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VIP Dinners: What Should You Cook When the Guest of Honor is President Obama?

Posted: 05/09/2012 6:13 pm

We are blessed and grateful for the opportunity to cook for President Obama when he comes to New York City on the 14th of May. Any chef who gets the call to cook for the President of the United States drops everything to do it and we are excited at the opportunity. Since this dinner is going to be hosted by Shelley and Donald Rubin, we decided to feature Himalayan comfort food. We also wanted to celebrate the Spring season and these dishes represent some of the most unusual and wonderful foods of this deeply spiritual region. We are pleased to be producing this event with our good friend and supremely talented cook, Chef Ali Loukzada.

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Vikas Khanna and Andrew Blackmore-Dobbyn
photo by Ronnie Bhardwaj

Our first choice for a main course was Mushroom Ema Datshi, a variation of the beloved national dish of Bhutan. This is similar to a dish we made for the Queen of Bhutan a few years ago. This version is made with chanterelles which are a forager's delight. The second dish is called Nakey, which is a dish of fiddlehead ferns which are another Himalayan delicacy little known in the west. Nakey would be right at home on the tables of any fine dining restaurant in New York City. We do a lot of these gala fundraiser dinners and it is on these occasions that we rely on comfort foods that make people smile to ensure a successful evening. The hors d'oeuvres can be wild, crazy and inventive but the main courses need to be time-tested and reliable dishes that please the palate and showcase what you do best.

When you're cooking for your most special guests, whether it's for your mother or a head of state, we always advise doing what you do best with an eye toward reliable classics. It's not the time to take risks and show off. Chanterelles are plentiful in Bhutan during the season and are considered more as a healthful meal than an extravagance like they are here. This Ema Datshi could be made with half chanterelles and half cultivated mushrooms such as creminis to lessen the expense of the dish. Fiddlehead ferns are available at gourmet markets and farmer's markets in the early spring. The recipes featured here is from our forthcoming cookbook, Return to the Rivers, from Lake Isle Press.

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Vikas Khanna with President Barack Obama and Michelle Obama

Featured dishes from the meal to be served to President Obama:

Mushroom Ema Datshi

Serves 4

Ingredients:
3 tablespoons vegetable oil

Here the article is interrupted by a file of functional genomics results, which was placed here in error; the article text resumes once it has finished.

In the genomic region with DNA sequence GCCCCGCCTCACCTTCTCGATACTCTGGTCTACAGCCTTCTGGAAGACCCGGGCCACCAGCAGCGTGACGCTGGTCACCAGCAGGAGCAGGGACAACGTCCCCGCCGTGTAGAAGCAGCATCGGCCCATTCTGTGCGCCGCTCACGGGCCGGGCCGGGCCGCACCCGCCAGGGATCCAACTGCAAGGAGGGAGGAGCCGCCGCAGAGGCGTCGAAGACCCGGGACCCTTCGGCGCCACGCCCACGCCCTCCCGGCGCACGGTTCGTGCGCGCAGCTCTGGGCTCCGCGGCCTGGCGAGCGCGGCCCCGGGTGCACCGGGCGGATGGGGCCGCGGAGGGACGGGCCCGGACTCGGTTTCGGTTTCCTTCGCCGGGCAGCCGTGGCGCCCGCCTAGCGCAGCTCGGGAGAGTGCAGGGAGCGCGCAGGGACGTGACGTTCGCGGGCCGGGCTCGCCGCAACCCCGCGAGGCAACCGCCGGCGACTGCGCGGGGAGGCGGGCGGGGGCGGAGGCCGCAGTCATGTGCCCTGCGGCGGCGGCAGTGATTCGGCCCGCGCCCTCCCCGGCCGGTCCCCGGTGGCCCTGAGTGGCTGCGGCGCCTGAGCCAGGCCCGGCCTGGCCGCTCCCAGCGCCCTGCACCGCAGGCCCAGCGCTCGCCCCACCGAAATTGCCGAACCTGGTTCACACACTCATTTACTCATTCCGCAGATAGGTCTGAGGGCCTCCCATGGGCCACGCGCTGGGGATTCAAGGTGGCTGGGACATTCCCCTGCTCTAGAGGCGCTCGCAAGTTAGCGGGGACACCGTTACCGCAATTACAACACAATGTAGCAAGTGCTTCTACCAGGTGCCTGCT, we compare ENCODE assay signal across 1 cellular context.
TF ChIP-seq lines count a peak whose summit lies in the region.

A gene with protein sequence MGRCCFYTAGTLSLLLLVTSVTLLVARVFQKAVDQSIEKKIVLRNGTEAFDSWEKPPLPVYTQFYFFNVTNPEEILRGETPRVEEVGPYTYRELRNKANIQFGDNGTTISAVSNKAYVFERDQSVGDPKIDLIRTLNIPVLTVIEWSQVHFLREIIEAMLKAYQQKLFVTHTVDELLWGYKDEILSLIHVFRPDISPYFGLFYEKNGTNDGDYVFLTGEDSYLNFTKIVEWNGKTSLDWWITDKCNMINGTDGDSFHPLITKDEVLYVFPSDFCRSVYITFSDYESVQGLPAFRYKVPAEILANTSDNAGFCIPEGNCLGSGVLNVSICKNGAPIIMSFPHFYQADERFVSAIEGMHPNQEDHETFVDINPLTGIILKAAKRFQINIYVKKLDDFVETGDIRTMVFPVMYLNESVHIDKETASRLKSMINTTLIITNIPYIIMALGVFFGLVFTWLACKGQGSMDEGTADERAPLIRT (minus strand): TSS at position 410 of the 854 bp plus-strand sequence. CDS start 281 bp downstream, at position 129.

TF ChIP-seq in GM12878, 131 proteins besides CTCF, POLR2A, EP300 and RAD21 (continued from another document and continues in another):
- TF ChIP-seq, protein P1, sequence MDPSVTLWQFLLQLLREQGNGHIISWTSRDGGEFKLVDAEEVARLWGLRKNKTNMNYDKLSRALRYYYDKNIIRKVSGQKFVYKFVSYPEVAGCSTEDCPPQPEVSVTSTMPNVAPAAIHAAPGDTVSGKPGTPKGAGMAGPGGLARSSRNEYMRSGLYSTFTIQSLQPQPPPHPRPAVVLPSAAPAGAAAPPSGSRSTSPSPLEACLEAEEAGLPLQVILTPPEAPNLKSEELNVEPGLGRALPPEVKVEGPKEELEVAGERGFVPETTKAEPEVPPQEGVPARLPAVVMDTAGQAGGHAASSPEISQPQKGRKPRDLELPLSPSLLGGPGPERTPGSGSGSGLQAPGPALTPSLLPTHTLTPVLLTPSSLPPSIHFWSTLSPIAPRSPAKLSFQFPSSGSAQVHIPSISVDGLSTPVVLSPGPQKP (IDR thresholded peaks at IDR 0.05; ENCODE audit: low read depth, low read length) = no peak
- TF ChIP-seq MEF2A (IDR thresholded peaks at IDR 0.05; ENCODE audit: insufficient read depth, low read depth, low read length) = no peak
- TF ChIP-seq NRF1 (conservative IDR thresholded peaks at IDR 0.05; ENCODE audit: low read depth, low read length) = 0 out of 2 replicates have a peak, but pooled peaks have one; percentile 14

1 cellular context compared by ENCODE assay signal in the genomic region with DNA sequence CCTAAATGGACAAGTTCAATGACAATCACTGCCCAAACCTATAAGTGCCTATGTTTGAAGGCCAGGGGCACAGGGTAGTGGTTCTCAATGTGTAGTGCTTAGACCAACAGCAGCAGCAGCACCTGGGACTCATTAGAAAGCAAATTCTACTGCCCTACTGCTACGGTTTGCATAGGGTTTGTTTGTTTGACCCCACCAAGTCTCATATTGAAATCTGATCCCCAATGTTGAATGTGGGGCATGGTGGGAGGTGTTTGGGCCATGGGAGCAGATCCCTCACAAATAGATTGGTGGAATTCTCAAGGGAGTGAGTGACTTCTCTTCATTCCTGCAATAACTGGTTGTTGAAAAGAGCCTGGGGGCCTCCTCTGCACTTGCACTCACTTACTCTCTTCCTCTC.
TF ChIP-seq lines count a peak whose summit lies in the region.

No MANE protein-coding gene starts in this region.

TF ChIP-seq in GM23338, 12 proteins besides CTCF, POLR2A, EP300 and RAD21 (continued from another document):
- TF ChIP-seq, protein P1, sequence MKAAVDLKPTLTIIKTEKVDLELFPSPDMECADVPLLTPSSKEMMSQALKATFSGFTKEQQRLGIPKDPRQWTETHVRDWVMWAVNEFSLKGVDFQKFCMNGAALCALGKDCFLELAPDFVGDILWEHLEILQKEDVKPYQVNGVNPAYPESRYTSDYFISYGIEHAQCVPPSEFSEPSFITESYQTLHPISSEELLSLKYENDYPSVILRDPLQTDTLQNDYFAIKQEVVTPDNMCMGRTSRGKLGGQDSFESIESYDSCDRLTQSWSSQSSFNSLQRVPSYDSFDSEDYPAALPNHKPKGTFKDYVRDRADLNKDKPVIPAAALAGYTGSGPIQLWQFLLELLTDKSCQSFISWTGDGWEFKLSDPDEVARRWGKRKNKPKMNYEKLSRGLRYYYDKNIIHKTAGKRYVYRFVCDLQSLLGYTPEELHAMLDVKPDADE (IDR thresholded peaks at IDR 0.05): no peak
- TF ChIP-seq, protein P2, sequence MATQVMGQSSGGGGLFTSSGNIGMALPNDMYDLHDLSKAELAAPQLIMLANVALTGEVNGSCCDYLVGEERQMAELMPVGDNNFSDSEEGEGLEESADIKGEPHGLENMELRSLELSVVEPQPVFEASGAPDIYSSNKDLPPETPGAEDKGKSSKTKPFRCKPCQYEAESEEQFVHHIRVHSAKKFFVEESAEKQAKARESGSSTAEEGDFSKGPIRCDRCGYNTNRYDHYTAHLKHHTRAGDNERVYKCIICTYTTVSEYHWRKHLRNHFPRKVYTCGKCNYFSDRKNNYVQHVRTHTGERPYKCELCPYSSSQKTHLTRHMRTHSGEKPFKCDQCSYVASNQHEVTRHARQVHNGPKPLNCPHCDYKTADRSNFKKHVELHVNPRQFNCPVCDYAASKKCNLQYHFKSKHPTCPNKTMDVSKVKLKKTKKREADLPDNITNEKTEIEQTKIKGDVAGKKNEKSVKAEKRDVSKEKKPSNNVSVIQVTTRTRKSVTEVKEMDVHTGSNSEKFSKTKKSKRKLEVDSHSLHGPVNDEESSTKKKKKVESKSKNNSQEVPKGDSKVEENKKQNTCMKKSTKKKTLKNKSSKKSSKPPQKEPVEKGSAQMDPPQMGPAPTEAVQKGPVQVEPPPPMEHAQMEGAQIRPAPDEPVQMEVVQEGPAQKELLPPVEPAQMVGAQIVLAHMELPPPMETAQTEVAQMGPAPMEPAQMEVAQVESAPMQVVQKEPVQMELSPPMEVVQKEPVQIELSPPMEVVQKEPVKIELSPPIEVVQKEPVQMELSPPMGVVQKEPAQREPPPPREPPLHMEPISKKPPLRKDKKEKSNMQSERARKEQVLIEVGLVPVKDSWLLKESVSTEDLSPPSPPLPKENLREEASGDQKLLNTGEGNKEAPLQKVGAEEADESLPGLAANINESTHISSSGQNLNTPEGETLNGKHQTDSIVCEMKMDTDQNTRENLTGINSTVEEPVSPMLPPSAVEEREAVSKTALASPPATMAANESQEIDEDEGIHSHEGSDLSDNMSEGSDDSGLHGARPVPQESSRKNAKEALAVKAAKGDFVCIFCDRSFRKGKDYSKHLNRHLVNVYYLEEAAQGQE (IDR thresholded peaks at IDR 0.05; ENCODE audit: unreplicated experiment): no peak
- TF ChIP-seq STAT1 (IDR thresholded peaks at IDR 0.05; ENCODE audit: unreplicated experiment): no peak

1 pound chanterelle mushrooms, cleaned and coarsely chopped
½ cup fresh hot green chilies such as Thai bird or serranos, stemmed and coarsely chopped
3 cloves garlic, minced
1 cup water
16 ounces blue cheese, preferably Maytag blue, crumbled
½ teaspoon salt, or more, to taste

Procedure:
In a medium, heavy bottom skillet, heat the oil over medium heat. Add the mushrooms, chilies, and garlic, and cook, stirring until the mixture is well combined and the mushrooms are cooked through, about 5 to 8 minutes. Add 1 cup water, bring it to a boil. Reduce the heat to low and add the blue cheese and salt, stirring continuously until the flavors are well combined, about 2 to 3 minutes.

Serve the ema datshi warm or at room temperature.

Nakey -- Wild ferns with garlic butter

Serves 4

Ingredients:
1 pound fiddlehead ferns
1 teaspoon lemon juice
2 tablespoons butter
4 cloves garlic, minced
1 medium red onion, sliced
1 medium tomato, seeded and coarsely chopped
½ teaspoon of salt, or more to taste
½ teaspoon of freshly ground black pepper

Procedure:
Remove the papery particles from the fiddleheads and slit the ferns in half before thoroughly washing them in cold running water. Transfer them to salted boiling water and let blanch 2 to 3 minutes, until cooked but still firm. Drain and reserve.

Heat the butter in a large skillet over medium heat. Add the garlic and sauté, stirring until golden brown around the edges, about 2 minutes. Add the onion and cook until golden brown, about 3 to 4 minutes. Add a few tablespoons of water if needed.

Add the tomato and cook until the mixture begins to dry, about 3 to 4 minutes. Add the fiddleheads, and salt and cook 1 to 2 minutes more, until warm and well coated. Season with freshly ground black pepper and serve.

 
 
 

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